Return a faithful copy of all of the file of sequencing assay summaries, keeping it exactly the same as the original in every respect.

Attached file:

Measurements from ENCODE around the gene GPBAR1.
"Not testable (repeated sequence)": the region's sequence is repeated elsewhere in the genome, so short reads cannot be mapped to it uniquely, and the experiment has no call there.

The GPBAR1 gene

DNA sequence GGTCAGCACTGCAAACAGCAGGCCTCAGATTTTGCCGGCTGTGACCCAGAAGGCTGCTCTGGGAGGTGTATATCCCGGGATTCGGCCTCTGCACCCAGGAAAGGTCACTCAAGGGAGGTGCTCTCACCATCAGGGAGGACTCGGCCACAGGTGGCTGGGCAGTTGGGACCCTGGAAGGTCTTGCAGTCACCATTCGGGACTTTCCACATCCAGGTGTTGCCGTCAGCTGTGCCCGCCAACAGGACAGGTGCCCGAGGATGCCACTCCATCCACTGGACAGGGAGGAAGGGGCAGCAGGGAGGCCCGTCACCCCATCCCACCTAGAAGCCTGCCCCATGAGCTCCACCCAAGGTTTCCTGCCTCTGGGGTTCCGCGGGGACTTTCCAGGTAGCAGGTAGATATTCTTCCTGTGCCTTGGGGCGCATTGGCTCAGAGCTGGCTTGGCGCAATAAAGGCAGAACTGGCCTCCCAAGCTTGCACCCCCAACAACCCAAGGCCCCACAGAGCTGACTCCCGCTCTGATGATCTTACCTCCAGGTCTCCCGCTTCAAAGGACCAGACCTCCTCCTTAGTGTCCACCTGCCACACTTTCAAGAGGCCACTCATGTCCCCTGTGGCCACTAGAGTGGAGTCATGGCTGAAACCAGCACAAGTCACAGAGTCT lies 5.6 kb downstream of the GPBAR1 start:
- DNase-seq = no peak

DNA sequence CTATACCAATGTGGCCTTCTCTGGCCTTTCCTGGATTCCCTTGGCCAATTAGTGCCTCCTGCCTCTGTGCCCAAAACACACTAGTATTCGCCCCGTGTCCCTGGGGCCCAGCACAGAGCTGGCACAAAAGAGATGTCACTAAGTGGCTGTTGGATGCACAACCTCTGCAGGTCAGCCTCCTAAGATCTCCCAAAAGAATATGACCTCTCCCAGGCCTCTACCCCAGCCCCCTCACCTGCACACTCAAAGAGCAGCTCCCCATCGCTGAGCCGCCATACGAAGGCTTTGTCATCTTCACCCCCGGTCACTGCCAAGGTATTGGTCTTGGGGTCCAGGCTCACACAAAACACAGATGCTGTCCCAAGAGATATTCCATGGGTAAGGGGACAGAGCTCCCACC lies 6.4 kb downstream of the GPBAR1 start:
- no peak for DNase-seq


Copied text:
Measurements from ENCODE around the gene GPBAR1.
"Not testable (repeated sequence)": the region's sequence is repeated elsewhere in the genome, so short reads cannot be mapped to it uniquely, and the experiment has no call there.

The GPBAR1 gene

DNA sequence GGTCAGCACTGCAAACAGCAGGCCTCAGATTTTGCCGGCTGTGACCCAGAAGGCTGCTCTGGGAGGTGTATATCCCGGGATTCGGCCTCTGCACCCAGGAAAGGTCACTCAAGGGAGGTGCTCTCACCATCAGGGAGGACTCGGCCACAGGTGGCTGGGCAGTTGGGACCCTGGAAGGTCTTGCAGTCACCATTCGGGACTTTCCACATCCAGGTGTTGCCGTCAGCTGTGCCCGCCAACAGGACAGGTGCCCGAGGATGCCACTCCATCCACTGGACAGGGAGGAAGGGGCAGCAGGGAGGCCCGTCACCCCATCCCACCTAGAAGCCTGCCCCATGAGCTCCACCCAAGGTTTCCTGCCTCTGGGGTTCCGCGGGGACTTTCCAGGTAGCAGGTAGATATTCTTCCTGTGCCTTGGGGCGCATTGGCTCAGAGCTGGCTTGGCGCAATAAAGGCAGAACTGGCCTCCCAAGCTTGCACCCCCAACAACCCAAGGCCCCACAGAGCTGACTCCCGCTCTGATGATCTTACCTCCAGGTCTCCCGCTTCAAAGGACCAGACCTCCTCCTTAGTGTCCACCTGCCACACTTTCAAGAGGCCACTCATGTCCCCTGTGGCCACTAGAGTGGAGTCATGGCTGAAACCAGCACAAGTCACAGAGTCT lies 5.6 kb downstream of the GPBAR1 start:
- DNase-seq = no peak

DNA sequence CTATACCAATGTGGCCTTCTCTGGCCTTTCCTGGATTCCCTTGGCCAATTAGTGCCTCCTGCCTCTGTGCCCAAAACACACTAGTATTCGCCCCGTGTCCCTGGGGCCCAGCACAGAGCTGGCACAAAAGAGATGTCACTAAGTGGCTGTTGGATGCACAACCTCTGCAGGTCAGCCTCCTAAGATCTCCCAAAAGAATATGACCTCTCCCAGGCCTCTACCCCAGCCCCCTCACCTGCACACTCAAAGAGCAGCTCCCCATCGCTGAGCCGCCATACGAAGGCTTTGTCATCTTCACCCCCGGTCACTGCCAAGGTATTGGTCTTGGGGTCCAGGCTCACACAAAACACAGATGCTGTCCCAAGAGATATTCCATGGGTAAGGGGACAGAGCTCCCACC lies 6.4 kb downstream of the GPBAR1 start:
- no peak for DNase-seq